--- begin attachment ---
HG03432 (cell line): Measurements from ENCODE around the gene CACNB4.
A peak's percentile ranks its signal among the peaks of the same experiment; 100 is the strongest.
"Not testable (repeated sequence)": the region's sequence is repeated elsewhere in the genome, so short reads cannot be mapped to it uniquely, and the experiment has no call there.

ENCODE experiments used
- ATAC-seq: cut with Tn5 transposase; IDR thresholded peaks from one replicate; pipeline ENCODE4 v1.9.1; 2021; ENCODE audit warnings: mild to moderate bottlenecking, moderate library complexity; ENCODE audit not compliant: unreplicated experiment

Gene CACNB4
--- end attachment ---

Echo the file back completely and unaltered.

HG03432 (cell line): Measurements from ENCODE around the gene CACNB4.
A peak's percentile ranks its signal among the peaks of the same experiment; 100 is the strongest.
"Not testable (repeated sequence)": the region's sequence is repeated elsewhere in the genome, so short reads cannot be mapped to it uniquely, and the experiment has no call there.

ENCODE experiments used
- ATAC-seq: cut with Tn5 transposase; IDR thresholded peaks from one replicate; pipeline ENCODE4 v1.9.1; 2021; ENCODE audit warnings: mild to moderate bottlenecking, moderate library complexity; ENCODE audit not compliant: unreplicated experiment

Gene CACNB4